Our final roll was the Samurai Roll off the specials board. This was very visually appealing and tasty. The Samurai roll contains Salmon, Spicy Tuna, Avocado, and FOUR different kinds of caviar, and Yuzu(citrus) Sauce. The Caviar was great. I don’t think I’ve had an opportunity before to directly compare four different kinds of caviar. Each type of caviar had a slightly different flavor and texture. While that in and of itself is cool, the mix of fish and avocado coupled with the bright citrus of the yuzu sauce made this one of the rare rolls I’ve eaten that both looked and tasted amazing.
Service: Midori is a true family business with Chef Kevin’s brother answering the phones and his wife Bonnie serving the guests. On our visit everyone was very attentive to our needs and the food arrived quickly. We dined later in the evening so we ended up being the only ones in the restaurant. Midori seems to do more brisk lunch business so if you want time to chat with the chef and have everything personalized you may find dinner time is more conducive to that.
After we finished eating we got a chance to sit and chat with Chef Kevin Lin and learn a bit more about Midori. Chef Kevin is the sushi chef every one of the six days a week Midori is open. Rain or shine he’s there. He shared with us that one of his favorite things to do is to meet his customers, learn their flavor preferences and create custom rolls suited just for each customer’s preferences. This pretty much embodies what we love about small local restaurants. A chef at a small restaurant gets a chance to get to know each regular customer and personalize things to a degree that larger restaurants just aren’t able to because of their size. The folks at Midori have made big fans out of us with their attention to fresh high quality ingredients and their desire to offer something enjoyable to every type of diner, sushi fan or not.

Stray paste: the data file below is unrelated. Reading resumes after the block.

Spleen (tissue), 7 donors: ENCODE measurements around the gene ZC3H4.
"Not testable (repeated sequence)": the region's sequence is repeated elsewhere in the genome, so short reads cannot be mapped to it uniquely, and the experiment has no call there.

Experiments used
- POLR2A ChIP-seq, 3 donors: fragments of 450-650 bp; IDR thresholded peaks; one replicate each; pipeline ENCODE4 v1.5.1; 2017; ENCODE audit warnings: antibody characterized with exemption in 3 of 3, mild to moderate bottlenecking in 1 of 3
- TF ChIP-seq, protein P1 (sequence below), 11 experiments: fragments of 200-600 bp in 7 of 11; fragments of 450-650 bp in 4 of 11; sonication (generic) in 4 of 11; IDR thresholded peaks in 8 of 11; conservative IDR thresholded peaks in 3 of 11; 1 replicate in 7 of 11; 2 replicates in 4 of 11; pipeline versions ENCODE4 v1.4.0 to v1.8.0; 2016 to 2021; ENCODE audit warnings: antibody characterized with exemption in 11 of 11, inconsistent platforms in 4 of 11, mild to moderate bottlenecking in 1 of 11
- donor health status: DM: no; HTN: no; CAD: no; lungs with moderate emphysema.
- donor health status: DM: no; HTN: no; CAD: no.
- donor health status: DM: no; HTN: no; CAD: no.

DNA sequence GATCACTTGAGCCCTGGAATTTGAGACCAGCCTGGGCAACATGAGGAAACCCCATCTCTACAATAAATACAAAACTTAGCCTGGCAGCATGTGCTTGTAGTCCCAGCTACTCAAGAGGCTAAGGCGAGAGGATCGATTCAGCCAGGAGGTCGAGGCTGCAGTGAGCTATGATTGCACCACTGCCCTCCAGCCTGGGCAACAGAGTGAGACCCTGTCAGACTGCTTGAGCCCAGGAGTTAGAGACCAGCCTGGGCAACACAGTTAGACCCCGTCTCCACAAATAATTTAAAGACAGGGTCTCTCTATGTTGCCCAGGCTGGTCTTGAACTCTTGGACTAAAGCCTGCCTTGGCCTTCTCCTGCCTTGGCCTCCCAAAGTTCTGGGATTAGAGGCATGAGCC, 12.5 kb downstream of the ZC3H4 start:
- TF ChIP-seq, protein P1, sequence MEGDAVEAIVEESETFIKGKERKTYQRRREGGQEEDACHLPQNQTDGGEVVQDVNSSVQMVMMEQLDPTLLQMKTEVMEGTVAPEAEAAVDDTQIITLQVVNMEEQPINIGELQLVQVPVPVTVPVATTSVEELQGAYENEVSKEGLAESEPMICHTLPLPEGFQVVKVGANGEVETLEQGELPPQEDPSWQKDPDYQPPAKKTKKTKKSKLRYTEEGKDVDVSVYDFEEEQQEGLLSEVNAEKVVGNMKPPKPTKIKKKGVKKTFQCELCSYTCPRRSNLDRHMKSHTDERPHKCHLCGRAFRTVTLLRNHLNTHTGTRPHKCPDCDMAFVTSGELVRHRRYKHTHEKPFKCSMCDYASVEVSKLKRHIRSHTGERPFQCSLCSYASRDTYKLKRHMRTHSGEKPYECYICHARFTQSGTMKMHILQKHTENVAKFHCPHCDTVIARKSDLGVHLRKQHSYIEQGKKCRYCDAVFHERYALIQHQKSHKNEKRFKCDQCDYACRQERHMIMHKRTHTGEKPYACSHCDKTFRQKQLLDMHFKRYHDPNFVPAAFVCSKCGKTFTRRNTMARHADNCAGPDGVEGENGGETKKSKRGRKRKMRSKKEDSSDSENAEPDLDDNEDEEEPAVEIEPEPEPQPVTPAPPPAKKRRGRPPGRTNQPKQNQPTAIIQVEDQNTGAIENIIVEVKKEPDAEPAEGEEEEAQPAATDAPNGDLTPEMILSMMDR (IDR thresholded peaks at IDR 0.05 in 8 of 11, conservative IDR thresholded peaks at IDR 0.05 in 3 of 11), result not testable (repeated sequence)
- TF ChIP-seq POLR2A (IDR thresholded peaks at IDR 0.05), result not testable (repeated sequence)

Note: Chef Kevin is an acquaintance of ours who upon learning we had created a restaurant review site focused on showcasing small local restaurants, invited us out to try Midori. We always accept these invites and they are typically comped meals. Our policy with comped reviews is to post the positive ones and in the case of a bad experience we’ll write the review and provide a copy to the chef so they can improve. To us it seems a little disingenuous for someone to invite you to their “home” feed you only to turn around and publish something that could be damaging. On the other hand when we drop in and spend our hard earned money on a restaurant and we have a bad experience we feel it’s completely fair game for us to write a negative review. Thankfully up until this point with the handful of comped meals we’ve had we never had a bad experience. When a restaurant invites you out to review them, in most cases they know you’re coming and you’re going to see their A game. You don’t always have the typical diner’s experience but you also normally get to try more of the menu and get the opportunity to write a more complete review.